by Peggy Townsend, July 18, 2017 in PHYS.ORG
The discovery pushed back the time for the emergence of microbial life on land by 580 million years and also bolstered a paradigm-shifting hypothesis laid out by UC Santa Cruz astrobiologists David Deamer and Bruce Damer: that life began, not in the sea, but on land.
by Martin Schobben et al., July 2014,
The Permian geologic period that ended the Paleozoic era climaxed around 252 million years ago with a sweeping global mass extinction event in which 90 to 95 percent of marine life became extinct. It would take 30 million years for planetary biodiversity to recover. Understanding the contributing factors of the end-Permian mass extinction is critical to understanding and perhaps mitigating the current anthropogenic climate change.
by Imperial College London, July 17, 2017, in ScienceDaily
The discovery by researchers from Imperial could lead to a range of improvements including advances in Carbon Capture and Storage (CCS). This is where industrial emissions will be captured by CCS technology, before reaching the atmosphere, and safely stored in rock deep underground.
See also here
by Penn State, July 13, 2017 in ScienceDaily
Large, robust, lens-shaped microfossils from the approximately 3.4 billion-year-old Kromberg Formation of the Kaapvaal Craton in eastern South Africa are not only among the oldest elaborate microorganisms known, but are also related to other intricate microfossils of the same age found in the Pilbara Craton of Australia, according to an international team of scientists.
by James Edward Kamis, January 19, 2017 in ClimateChangeDispatch
Progressive bottom melting and break-up of West Antarctica’s seafloor hugging Larsen Ice Shelf is fueled by heat and heated fluid flow from numerous very active geological features, and not climate change.
See here, also here, also here
by Dennis T. Avery, June 30, 2017 in WUWT
Carbon dioxide truly is “the gas of life.” The plants that feed us and wildlife can’t live without inhaling CO2, and then they exhale the oxygen that lets humans and animals keep breathing.
Our crop plants evolved about 400 million years ago, when CO2 in the atmosphere was about 5000 parts per million! Our evergreen trees and shrubs evolved about 360 million years ago, with CO2 levels at about 4,000 ppm. When our deciduous trees evolved about 160 million years ago, the CO2 level was about 2,200 ppm – still five times the current level.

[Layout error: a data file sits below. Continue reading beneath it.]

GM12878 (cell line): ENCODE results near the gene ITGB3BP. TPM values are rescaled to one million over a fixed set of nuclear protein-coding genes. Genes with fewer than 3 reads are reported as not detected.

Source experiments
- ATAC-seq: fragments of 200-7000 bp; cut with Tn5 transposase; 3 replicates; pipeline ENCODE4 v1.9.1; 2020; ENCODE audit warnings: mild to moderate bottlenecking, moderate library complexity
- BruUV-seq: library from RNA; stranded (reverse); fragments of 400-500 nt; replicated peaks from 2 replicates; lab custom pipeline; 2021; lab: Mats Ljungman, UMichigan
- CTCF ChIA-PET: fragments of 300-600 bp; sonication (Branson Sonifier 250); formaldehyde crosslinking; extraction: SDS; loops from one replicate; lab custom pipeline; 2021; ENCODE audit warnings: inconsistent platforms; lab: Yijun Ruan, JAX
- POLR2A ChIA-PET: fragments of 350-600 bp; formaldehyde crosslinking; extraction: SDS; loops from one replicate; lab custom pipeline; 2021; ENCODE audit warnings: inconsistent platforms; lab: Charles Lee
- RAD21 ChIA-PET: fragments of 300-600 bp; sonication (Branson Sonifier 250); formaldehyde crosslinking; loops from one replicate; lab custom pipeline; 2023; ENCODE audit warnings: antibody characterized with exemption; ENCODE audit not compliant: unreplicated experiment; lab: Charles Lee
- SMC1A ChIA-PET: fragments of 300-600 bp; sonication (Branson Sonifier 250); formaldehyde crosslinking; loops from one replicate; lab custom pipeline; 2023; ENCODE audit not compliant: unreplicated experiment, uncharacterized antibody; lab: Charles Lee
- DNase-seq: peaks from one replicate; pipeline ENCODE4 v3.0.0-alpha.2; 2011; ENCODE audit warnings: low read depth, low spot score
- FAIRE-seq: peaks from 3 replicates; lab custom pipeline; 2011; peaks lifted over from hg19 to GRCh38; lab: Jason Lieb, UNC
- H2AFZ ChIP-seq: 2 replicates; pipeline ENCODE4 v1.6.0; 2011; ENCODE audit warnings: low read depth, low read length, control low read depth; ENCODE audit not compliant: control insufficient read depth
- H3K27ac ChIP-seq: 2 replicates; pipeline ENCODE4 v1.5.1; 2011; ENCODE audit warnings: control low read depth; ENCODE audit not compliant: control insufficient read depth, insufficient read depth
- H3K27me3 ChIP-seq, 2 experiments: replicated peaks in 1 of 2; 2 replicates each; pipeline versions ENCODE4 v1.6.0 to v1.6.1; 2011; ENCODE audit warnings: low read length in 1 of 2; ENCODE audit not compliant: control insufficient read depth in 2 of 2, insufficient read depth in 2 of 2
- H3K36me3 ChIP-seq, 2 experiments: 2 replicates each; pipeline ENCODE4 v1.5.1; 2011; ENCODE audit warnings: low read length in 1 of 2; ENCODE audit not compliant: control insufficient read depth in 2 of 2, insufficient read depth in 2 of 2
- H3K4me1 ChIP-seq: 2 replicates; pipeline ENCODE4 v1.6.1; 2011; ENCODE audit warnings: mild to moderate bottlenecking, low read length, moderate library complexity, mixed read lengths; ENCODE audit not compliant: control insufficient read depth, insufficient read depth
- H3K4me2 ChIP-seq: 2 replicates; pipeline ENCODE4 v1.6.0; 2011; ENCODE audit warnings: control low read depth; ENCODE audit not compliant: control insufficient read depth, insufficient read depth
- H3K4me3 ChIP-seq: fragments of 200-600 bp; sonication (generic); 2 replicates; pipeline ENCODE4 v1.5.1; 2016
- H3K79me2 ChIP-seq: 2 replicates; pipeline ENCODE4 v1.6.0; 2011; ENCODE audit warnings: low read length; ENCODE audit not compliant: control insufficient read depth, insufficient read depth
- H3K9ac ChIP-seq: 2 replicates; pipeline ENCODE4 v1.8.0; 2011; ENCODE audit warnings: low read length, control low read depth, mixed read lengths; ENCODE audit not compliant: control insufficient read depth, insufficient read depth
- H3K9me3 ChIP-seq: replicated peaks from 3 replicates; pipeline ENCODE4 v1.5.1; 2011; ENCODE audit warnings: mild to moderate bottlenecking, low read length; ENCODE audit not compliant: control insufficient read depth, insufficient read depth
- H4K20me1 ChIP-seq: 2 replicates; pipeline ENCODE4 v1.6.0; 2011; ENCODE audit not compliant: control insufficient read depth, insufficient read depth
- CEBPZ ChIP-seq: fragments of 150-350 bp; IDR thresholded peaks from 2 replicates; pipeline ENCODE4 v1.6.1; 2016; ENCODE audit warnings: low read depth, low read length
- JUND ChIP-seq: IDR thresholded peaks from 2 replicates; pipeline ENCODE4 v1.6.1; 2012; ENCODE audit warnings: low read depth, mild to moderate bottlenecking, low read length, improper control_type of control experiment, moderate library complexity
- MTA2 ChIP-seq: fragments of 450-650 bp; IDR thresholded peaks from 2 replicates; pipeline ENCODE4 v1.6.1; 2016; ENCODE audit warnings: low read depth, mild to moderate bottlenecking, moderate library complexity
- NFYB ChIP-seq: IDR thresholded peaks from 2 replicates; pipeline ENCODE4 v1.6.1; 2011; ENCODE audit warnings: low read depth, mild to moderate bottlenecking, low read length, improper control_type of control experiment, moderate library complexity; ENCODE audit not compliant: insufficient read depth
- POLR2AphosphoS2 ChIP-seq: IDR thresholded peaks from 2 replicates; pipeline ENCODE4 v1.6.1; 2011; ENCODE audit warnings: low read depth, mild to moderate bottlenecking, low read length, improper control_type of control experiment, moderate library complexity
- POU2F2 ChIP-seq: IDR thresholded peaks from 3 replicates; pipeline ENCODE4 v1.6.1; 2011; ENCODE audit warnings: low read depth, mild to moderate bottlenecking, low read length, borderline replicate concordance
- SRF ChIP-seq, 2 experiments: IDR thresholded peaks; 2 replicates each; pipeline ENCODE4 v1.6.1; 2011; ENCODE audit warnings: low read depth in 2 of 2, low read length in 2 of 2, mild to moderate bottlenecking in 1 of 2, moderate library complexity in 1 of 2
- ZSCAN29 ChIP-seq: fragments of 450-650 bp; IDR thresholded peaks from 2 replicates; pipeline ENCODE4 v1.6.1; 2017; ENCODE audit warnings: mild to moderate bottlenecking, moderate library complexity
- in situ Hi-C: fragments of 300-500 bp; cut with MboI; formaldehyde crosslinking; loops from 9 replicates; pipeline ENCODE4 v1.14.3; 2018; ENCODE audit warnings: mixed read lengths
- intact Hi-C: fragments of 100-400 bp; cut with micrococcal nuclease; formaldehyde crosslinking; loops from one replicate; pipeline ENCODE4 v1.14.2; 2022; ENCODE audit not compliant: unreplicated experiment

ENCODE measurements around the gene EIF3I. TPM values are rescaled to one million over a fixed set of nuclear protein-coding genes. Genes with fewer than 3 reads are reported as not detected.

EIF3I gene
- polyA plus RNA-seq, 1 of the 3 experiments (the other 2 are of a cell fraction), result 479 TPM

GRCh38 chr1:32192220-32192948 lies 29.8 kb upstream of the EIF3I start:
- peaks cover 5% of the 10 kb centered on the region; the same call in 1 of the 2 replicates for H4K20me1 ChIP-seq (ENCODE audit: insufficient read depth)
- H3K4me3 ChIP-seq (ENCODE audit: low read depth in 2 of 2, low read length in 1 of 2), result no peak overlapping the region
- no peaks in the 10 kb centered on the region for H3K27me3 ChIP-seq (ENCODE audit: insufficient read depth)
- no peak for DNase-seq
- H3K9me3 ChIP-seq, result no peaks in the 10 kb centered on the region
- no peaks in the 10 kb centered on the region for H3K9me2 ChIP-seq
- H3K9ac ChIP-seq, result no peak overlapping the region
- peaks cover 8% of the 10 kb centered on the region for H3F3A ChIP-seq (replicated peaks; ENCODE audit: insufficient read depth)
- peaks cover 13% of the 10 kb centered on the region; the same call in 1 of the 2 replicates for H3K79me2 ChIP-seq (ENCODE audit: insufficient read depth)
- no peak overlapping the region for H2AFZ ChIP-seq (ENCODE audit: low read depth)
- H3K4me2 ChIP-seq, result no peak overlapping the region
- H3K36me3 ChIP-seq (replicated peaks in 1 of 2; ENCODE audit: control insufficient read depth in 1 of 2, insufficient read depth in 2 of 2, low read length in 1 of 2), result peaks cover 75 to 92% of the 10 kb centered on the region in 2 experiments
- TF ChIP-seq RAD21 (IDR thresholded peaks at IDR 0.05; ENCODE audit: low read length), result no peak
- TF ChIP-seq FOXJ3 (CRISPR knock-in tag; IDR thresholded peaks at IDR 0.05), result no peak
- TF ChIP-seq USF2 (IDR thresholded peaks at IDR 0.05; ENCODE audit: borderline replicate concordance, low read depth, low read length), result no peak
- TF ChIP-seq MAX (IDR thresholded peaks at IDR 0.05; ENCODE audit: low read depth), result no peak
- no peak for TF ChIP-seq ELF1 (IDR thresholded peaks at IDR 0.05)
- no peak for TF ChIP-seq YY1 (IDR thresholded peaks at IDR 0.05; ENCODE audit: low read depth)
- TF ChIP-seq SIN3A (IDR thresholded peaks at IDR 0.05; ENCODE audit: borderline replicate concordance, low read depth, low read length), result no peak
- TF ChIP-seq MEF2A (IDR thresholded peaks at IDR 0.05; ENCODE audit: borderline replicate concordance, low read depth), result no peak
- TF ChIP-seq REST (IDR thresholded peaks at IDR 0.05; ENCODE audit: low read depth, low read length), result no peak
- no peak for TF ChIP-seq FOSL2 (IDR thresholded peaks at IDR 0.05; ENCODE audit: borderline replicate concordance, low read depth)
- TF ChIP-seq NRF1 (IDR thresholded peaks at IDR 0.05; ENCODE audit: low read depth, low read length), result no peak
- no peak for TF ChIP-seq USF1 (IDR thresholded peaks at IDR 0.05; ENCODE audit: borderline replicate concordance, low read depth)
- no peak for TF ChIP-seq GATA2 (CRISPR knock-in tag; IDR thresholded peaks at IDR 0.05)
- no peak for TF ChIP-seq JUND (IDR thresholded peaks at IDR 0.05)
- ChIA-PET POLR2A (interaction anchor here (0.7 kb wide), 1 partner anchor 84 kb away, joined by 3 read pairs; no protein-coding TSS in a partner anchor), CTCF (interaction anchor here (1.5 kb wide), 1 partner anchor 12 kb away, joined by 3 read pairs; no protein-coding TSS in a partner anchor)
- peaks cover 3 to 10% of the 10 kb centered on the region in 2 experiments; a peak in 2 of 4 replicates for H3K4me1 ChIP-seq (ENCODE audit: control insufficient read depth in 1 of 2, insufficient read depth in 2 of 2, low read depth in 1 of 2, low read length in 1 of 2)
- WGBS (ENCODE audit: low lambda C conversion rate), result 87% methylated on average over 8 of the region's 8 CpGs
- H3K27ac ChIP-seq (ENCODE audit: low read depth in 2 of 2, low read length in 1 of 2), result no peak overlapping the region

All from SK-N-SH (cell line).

See also here (in French)
by University of Cambridge, June 28, 2017 in ScienceDaily
Using a technique called ‘seismic noise interferometry’ combined with geophysical measurements, the researchers measured the energy moving through a volcano. They found that there is a good correlation between the speed at which the energy travelled and the amount of bulging and shrinking observed in the rock. The technique could be used to predict more accurately when a volcano will erupt. Their results are reported in the journal Science Advances.
by Prof. A. Collins and PhD A. Merdith, June 27, 2017
Earth is estimated to be around 4.5 billion years old, with life first appearing around 3 billion years ago.
To unravel this incredible history, scientists use a range of different techniques to determine when and where continents moved, how life evolved, how climate changed over time, when our oceans rose and fell, and how land was shaped. Tectonic plates – the huge, constantly moving slabs of rock that make up the outermost layer of the Earth, the crust – are central to all these studies.
Along with our colleagues, we have published the first whole-Earth plate tectonic map of half a billion years of Earth history, from 1,000 million years ago to 520 million years ago.
See also here and here (in French)
by AFP/UKnews, June 21, 2017
Norway on Wednesday proposed to open up a record number of blocks in the Barents Sea to oil exploration despite protests from environmentalists and others fearing possible damage to the Arctic region.
The Norwegian oil and energy ministry offered oil companies 93 blocks in the Barents Sea and nine others in the Norwegian Sea, all located beyond the Arctic Circle.